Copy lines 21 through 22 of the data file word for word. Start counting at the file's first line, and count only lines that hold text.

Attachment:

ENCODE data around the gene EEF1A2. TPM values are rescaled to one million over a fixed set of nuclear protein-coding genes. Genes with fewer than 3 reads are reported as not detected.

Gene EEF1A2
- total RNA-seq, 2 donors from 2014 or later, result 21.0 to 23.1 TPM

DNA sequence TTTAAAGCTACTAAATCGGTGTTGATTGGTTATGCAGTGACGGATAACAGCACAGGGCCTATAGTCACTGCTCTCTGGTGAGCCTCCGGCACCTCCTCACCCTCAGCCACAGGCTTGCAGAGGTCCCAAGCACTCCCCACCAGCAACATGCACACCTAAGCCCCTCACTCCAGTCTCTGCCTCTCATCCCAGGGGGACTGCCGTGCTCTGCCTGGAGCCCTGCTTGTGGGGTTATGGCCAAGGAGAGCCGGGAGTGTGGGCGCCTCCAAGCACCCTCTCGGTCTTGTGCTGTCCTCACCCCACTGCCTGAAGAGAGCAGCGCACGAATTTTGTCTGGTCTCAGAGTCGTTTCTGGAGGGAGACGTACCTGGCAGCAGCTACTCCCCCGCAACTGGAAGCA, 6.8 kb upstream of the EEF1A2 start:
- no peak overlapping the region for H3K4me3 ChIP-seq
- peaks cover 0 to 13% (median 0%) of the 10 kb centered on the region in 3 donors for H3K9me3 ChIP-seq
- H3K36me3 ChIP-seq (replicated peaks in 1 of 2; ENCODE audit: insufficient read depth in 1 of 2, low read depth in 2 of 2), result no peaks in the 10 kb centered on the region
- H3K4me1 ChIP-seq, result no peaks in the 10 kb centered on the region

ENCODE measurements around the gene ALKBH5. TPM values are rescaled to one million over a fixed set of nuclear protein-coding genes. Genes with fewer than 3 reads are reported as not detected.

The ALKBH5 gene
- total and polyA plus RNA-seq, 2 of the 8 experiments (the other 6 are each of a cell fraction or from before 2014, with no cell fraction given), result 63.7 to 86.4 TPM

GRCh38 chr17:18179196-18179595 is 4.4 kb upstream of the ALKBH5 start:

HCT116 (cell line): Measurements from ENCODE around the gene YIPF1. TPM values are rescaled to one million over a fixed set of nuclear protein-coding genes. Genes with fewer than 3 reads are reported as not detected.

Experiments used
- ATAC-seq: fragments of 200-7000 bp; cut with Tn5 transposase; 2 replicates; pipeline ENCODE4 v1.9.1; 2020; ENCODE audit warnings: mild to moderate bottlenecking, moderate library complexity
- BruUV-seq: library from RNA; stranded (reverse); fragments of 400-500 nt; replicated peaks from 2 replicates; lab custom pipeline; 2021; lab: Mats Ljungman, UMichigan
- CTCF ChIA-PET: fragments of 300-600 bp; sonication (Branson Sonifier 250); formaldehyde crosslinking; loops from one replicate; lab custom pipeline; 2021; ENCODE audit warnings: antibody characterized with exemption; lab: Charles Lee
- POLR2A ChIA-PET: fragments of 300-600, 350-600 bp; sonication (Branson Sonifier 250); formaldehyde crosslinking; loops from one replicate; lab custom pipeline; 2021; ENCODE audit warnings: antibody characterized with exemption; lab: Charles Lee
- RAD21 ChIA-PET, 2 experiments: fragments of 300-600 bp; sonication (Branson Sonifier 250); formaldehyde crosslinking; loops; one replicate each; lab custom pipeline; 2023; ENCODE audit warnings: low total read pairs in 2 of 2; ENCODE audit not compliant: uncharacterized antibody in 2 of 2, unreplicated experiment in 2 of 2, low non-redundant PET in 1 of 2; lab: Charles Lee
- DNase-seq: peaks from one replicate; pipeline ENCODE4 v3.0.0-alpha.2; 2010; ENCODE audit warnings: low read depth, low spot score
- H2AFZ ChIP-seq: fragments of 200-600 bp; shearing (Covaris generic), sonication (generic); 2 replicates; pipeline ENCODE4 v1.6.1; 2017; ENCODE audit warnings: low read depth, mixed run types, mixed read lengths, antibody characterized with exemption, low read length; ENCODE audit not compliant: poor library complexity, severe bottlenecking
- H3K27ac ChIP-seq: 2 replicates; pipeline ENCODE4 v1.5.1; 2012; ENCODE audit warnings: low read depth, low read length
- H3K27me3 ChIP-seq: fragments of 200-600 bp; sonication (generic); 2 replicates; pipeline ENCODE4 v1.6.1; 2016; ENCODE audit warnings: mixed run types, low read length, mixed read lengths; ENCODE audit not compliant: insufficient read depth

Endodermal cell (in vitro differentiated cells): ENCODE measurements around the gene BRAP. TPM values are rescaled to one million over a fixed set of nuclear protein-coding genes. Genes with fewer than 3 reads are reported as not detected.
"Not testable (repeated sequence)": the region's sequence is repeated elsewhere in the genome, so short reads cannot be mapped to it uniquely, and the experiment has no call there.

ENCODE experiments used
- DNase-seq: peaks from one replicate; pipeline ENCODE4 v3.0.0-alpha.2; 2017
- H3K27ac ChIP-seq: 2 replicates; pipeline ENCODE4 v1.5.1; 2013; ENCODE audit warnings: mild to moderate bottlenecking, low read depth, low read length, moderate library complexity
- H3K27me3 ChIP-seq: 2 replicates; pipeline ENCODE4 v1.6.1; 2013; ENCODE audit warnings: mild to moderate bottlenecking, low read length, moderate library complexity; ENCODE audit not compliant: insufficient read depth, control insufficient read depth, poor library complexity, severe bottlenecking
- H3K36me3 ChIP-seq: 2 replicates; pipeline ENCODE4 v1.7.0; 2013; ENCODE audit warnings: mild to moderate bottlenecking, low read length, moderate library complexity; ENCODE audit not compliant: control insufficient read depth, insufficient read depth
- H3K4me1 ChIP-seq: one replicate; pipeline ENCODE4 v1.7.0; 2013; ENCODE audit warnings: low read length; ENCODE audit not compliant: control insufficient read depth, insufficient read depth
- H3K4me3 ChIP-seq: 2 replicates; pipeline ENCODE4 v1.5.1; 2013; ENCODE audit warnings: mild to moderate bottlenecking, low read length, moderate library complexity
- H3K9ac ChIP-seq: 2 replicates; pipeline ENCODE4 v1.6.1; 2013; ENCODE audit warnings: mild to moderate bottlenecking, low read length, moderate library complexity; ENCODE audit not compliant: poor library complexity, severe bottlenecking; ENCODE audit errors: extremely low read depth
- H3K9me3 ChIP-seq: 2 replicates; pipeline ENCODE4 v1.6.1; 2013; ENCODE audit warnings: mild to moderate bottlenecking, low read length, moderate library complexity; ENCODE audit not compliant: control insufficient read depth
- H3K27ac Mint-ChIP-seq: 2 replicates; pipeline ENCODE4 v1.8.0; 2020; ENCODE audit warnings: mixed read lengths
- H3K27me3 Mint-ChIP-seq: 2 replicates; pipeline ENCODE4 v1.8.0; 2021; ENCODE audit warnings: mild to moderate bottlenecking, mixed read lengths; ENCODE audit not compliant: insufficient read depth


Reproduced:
- H2AFZ ChIP-seq: fragments of 200-600 bp; shearing (Covaris generic), sonication (generic); 2 replicates; pipeline ENCODE4 v1.6.1; 2017; ENCODE audit warnings: low read depth, mixed run types, mixed read lengths, antibody characterized with exemption, low read length; ENCODE audit not compliant: poor library complexity, severe bottlenecking
- H3K27ac ChIP-seq: 2 replicates; pipeline ENCODE4 v1.5.1; 2012; ENCODE audit warnings: low read depth, low read length